Outlook: Sending HTML Messages to Outlook 2003 Users

We distribute a newsletter in HTML format and have heard that Microsoft Office Outlook 2003 users can't see the graphics that make up a large part of our newsletter's layout. What can we do to ensure that readers see our newsletter as we intend them to see it?

By default, Outlook 2003 blocks the automatic download of images from the Internet when users view a message either in the reading pane (Outlook 2003's new name for the preview pane) or in an individual message window. For each image, users see a red X and the message Click here to download pictures. To help protect your privacy, Outlook prevents automatic download of some pictures in this message.

Microsoft calls this behavior a privacy feature because many HTML messages with a marketing focus include invisible Web bugs—images with embedded URLs that tell the sender that you've opened a message, thus providing readership data for advertisers and confirming an email address. (Oddly, though, the feature seems incomplete: Outlook downloads the images when you forward or print the message.) Your Outlook 2003 readers can turn off picture blocking for all the messages they receive by selecting Tools, Options, Security; clicking Change Automatic Download Settings; and selecting Warn me before downloading content when editing, forwarding, or replying to e-mail in the Automatic Picture Download Settings dialog box which Figure 3 shows (however, readers will still receive a warning message, as the option label suggests).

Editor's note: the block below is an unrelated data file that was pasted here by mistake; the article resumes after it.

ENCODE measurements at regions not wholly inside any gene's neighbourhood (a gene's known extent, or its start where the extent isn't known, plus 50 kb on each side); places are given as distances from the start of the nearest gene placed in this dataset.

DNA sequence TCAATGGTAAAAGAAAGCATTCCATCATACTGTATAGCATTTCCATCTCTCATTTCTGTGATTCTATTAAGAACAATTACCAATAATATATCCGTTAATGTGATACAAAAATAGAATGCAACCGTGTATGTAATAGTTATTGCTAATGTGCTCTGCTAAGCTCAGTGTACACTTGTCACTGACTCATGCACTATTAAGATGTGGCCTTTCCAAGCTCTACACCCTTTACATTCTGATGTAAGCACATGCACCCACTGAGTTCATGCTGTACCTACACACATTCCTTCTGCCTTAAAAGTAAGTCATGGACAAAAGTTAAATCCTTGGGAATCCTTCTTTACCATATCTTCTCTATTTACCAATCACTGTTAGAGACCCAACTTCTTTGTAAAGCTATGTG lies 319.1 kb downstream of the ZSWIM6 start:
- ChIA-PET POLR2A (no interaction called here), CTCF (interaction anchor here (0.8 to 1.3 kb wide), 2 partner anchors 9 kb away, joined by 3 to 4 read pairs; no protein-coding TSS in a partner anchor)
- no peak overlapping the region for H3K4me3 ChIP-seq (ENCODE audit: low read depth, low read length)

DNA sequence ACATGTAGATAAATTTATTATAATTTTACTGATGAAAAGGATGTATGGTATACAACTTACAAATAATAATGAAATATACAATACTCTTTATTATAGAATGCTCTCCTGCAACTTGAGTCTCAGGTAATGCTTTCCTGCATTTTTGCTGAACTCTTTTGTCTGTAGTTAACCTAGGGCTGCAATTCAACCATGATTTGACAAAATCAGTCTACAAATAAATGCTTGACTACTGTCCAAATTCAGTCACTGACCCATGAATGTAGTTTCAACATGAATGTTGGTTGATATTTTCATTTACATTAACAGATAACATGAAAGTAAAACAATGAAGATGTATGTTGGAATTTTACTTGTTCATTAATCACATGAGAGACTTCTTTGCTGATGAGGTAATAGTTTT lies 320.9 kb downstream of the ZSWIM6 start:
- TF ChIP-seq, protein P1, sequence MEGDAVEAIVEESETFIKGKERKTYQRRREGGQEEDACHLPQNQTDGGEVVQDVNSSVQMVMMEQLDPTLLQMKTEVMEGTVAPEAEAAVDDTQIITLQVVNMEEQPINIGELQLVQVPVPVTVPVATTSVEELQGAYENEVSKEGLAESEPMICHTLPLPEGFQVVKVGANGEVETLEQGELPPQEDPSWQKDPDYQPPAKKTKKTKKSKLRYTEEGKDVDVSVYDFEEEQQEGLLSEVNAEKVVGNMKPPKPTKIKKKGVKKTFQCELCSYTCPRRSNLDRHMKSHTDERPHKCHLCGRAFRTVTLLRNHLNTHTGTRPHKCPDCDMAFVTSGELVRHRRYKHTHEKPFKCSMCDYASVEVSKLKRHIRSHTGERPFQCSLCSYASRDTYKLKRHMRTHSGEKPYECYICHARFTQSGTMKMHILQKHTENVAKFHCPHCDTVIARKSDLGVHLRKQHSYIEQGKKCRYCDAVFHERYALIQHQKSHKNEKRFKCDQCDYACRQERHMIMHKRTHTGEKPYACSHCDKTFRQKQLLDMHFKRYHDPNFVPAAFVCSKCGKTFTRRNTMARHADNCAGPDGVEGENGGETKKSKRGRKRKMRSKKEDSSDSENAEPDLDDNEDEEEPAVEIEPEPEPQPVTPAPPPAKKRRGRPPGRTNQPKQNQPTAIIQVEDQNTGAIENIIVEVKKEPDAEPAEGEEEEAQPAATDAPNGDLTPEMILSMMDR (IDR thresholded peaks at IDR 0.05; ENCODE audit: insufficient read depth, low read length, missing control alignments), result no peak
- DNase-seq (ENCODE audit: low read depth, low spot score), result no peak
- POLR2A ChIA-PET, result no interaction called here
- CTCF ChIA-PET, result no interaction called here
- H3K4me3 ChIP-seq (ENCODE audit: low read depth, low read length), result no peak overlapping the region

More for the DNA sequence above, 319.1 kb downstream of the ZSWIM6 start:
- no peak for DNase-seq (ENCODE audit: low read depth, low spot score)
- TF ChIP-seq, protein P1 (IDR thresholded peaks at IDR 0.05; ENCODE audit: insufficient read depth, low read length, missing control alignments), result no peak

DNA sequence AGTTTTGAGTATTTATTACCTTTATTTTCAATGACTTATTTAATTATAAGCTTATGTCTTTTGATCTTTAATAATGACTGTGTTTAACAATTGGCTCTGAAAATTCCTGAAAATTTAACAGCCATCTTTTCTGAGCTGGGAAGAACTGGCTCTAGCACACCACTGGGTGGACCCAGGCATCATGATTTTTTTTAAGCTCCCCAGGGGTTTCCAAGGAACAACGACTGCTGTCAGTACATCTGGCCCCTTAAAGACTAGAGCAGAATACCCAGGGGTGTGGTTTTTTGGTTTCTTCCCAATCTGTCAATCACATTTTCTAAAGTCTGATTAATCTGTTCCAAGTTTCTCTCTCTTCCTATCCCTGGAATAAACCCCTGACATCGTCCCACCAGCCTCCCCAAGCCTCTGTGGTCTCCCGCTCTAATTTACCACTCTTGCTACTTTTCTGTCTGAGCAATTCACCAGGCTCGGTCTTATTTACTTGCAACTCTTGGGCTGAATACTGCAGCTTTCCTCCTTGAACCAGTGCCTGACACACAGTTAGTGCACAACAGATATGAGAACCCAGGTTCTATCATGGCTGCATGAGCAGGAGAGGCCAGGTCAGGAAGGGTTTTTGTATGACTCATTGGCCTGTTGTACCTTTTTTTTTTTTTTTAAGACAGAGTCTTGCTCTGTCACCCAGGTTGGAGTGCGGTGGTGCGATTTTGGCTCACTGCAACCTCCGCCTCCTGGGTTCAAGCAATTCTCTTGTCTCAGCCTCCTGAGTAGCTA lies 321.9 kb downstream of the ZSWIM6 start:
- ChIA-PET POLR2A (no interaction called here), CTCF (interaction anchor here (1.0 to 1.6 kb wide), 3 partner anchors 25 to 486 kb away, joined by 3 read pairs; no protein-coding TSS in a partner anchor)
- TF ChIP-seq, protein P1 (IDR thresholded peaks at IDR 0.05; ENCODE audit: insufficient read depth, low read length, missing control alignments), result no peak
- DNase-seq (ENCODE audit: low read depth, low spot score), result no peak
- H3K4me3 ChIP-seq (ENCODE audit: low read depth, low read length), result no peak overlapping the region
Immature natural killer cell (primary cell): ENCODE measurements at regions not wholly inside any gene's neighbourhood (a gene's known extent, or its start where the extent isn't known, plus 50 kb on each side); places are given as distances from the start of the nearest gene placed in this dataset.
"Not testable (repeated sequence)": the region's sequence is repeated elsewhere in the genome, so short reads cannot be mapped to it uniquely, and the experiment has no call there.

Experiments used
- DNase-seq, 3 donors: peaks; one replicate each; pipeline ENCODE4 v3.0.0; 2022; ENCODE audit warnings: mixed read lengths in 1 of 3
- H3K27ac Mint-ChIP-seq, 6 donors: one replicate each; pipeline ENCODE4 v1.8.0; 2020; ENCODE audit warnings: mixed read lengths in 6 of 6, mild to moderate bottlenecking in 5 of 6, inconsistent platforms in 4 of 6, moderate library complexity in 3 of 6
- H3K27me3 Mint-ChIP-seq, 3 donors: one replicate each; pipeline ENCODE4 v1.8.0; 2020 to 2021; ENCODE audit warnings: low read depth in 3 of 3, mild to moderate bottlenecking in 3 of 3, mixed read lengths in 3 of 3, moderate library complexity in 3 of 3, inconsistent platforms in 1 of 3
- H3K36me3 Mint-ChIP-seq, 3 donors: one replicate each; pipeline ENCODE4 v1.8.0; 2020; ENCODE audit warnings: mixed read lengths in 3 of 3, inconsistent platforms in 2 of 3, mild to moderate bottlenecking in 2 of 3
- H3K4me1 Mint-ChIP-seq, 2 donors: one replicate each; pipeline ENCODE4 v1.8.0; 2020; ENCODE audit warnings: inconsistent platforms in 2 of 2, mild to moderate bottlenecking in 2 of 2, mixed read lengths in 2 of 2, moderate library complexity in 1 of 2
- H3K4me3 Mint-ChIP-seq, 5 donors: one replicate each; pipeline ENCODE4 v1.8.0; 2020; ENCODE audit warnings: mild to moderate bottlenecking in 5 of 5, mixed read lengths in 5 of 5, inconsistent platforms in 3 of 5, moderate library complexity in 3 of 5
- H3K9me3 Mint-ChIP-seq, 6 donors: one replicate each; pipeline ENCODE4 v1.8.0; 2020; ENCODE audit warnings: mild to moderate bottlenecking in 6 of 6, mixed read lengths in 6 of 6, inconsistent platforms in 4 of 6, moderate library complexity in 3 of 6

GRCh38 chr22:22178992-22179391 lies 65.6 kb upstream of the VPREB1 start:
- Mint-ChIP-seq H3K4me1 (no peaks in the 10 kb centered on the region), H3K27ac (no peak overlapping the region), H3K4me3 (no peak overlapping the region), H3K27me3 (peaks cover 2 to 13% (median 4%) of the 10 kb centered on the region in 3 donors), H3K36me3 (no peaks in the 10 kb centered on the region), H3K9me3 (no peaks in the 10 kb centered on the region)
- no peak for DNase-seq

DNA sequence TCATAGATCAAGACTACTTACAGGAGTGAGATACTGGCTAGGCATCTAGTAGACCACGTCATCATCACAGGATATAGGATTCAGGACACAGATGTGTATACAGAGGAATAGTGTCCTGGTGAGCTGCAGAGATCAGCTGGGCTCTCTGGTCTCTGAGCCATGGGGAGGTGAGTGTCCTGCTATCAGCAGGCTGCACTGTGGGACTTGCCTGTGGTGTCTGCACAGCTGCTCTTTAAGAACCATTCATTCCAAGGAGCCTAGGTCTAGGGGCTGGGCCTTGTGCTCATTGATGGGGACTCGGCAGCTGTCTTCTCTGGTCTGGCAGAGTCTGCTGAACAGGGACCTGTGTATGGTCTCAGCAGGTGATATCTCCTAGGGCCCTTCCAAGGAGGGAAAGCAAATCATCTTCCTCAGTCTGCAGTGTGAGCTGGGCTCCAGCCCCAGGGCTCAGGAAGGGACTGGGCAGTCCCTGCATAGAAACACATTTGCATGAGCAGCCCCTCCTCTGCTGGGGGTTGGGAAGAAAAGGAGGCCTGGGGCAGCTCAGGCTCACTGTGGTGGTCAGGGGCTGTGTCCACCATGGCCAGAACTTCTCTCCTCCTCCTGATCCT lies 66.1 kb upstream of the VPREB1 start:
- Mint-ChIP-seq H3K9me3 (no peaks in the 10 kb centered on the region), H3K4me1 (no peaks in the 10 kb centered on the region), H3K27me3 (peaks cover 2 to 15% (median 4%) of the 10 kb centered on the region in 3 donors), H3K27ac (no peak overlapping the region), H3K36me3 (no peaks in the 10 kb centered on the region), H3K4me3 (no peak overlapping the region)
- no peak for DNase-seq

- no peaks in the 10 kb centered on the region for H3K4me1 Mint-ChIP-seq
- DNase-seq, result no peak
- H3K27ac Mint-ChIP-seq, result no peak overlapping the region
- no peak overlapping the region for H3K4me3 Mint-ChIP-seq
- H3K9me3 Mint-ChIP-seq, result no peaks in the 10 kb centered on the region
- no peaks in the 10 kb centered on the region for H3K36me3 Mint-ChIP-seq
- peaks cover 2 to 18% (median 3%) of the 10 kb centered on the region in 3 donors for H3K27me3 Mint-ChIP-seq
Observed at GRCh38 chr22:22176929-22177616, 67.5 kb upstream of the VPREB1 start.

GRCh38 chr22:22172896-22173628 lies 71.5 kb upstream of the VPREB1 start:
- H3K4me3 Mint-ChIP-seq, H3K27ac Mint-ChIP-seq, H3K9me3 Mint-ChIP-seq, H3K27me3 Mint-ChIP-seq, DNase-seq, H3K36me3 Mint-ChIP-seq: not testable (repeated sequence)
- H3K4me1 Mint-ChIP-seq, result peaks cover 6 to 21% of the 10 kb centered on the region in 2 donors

Alternatively, you can tell your Outlook 2003 readers how to disable picture blocking just for your messages. They must add the newsletter's From address to the Safe Senders list. To manage the Safe Senders and Safe Recipients lists in Outlook 2003, your readers can click Tools, Options, Junk E-mail. Then in the Automatic Picture Download Settings dialog box, readers can leave automatic download of images turned off and select the option to permit downloads in messages from and to the people on their Safe Senders and Safe Recipients lists.

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